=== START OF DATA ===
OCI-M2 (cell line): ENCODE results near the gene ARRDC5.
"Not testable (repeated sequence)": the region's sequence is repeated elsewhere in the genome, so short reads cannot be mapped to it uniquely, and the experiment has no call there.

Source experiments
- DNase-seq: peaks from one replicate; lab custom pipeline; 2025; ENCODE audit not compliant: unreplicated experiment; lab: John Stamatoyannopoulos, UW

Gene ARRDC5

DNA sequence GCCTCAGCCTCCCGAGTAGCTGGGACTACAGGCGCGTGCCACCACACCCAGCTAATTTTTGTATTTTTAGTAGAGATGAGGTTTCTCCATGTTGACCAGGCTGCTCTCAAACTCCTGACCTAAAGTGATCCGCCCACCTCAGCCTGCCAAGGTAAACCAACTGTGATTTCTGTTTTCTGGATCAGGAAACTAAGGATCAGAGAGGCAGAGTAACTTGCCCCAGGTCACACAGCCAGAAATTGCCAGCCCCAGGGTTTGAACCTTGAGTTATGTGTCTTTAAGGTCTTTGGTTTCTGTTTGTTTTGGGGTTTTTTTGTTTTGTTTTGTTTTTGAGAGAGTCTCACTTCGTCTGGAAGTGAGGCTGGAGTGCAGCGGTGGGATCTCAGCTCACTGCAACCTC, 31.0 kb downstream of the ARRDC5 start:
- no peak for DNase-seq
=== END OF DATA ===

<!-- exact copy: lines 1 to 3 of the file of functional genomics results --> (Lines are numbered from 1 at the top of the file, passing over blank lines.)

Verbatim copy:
OCI-M2 (cell line): ENCODE results near the gene ARRDC5.
"Not testable (repeated sequence)": the region's sequence is repeated elsewhere in the genome, so short reads cannot be mapped to it uniquely, and the experiment has no call there.

Source experiments